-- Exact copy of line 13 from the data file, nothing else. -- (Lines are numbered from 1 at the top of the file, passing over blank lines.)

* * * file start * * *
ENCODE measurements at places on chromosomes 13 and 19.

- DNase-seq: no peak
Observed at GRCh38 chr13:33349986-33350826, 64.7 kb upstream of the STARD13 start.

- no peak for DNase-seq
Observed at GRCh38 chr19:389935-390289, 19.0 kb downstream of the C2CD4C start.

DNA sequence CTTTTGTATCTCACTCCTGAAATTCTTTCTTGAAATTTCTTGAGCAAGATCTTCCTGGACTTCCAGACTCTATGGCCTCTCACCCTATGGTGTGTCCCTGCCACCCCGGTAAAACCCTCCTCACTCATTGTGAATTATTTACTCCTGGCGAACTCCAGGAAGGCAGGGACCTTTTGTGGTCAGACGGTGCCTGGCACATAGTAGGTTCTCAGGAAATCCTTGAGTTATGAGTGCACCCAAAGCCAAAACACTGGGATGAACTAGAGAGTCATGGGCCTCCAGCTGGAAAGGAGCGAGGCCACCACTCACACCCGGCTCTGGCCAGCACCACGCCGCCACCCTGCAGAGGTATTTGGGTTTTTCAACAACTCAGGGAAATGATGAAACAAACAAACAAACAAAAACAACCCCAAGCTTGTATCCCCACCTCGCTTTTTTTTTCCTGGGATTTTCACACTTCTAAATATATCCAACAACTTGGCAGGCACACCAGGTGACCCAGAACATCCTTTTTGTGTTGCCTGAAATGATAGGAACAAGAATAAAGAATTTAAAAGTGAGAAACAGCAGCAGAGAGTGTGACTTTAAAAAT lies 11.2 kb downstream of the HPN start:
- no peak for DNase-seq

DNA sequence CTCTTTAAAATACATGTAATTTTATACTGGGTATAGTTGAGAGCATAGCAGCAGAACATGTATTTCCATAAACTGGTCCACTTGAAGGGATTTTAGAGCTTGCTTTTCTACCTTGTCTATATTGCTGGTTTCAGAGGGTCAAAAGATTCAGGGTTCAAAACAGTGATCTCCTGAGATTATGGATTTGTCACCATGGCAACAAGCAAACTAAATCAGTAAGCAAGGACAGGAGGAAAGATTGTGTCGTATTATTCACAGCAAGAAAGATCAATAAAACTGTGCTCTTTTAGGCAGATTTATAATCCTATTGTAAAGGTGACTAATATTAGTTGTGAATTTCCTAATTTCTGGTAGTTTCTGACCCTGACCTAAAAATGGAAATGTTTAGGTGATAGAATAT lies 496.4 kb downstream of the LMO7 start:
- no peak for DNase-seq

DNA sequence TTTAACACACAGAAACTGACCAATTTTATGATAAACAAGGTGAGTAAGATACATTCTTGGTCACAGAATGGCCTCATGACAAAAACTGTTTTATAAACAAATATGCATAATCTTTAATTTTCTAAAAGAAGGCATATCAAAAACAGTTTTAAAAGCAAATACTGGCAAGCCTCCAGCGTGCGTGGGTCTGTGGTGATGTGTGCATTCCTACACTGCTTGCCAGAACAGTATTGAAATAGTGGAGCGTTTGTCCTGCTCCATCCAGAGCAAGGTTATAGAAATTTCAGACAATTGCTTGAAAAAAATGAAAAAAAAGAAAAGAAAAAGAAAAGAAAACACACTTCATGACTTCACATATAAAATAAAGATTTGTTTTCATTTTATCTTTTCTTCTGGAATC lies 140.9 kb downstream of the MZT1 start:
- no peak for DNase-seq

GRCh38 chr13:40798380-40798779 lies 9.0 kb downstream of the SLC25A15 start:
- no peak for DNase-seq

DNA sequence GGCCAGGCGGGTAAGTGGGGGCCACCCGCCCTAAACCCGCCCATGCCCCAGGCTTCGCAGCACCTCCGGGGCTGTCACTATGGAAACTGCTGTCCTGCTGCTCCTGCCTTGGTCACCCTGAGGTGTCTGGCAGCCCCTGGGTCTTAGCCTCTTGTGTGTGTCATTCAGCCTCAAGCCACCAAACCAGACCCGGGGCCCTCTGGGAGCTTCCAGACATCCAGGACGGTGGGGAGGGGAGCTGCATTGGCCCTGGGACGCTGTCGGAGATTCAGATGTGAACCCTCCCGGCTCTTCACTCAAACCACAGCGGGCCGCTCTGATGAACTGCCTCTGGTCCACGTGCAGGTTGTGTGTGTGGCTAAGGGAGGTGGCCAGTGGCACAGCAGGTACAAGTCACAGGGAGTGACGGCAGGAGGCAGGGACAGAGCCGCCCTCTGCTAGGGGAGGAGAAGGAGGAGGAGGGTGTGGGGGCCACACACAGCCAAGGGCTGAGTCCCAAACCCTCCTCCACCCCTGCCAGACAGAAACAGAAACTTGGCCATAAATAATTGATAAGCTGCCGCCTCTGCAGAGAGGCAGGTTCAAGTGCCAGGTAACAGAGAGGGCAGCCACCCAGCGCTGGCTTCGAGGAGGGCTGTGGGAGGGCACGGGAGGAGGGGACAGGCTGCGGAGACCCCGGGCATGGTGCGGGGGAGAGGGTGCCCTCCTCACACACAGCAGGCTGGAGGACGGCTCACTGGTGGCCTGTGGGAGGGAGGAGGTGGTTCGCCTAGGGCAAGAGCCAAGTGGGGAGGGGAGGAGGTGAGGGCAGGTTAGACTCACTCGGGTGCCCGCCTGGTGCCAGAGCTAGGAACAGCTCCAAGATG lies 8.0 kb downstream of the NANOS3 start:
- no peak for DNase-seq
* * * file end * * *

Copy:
- no peak for DNase-seq